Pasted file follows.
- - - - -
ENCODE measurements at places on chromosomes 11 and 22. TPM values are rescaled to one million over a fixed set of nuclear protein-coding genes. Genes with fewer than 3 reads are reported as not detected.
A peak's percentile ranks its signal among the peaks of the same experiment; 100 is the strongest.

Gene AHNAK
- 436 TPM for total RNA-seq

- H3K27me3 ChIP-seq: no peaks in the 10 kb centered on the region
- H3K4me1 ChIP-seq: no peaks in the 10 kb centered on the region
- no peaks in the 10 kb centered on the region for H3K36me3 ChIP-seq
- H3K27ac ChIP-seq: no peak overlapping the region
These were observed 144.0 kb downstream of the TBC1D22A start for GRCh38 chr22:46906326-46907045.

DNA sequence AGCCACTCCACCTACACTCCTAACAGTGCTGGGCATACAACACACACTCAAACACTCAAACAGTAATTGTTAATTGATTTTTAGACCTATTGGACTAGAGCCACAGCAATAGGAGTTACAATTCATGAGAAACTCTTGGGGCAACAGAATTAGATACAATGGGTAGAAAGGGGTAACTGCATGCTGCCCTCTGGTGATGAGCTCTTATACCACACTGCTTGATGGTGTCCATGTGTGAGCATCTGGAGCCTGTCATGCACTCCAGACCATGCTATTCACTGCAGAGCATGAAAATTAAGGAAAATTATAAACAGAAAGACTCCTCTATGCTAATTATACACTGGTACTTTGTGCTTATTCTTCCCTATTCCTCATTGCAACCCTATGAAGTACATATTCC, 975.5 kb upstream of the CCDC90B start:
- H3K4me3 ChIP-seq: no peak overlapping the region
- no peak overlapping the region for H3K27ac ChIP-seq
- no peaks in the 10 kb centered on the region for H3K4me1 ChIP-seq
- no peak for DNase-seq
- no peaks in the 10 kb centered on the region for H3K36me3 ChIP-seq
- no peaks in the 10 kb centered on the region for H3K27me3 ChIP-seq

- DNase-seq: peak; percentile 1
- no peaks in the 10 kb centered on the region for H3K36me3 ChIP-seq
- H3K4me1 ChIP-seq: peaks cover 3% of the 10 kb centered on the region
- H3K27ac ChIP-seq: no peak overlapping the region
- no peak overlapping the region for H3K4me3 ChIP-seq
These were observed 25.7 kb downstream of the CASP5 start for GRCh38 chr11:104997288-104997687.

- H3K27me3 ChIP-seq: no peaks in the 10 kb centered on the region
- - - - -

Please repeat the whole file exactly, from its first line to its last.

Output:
ENCODE measurements at places on chromosomes 11 and 22. TPM values are rescaled to one million over a fixed set of nuclear protein-coding genes. Genes with fewer than 3 reads are reported as not detected.
A peak's percentile ranks its signal among the peaks of the same experiment; 100 is the strongest.

Gene AHNAK
- 436 TPM for total RNA-seq

- H3K27me3 ChIP-seq: no peaks in the 10 kb centered on the region
- H3K4me1 ChIP-seq: no peaks in the 10 kb centered on the region
- no peaks in the 10 kb centered on the region for H3K36me3 ChIP-seq
- H3K27ac ChIP-seq: no peak overlapping the region
These were observed 144.0 kb downstream of the TBC1D22A start for GRCh38 chr22:46906326-46907045.

DNA sequence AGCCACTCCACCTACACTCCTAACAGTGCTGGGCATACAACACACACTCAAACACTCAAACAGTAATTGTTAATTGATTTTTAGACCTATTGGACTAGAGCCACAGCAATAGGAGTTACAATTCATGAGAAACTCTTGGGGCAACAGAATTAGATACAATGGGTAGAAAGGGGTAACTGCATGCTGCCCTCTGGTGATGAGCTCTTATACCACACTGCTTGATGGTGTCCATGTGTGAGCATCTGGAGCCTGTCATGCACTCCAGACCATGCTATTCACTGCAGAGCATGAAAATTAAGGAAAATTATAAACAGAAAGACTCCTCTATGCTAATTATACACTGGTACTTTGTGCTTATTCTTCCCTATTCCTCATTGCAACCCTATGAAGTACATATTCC, 975.5 kb upstream of the CCDC90B start:
- H3K4me3 ChIP-seq: no peak overlapping the region
- no peak overlapping the region for H3K27ac ChIP-seq
- no peaks in the 10 kb centered on the region for H3K4me1 ChIP-seq
- no peak for DNase-seq
- no peaks in the 10 kb centered on the region for H3K36me3 ChIP-seq
- no peaks in the 10 kb centered on the region for H3K27me3 ChIP-seq

- DNase-seq: peak; percentile 1
- no peaks in the 10 kb centered on the region for H3K36me3 ChIP-seq
- H3K4me1 ChIP-seq: peaks cover 3% of the 10 kb centered on the region
- H3K27ac ChIP-seq: no peak overlapping the region
- no peak overlapping the region for H3K4me3 ChIP-seq
These were observed 25.7 kb downstream of the CASP5 start for GRCh38 chr11:104997288-104997687.

- H3K27me3 ChIP-seq: no peaks in the 10 kb centered on the region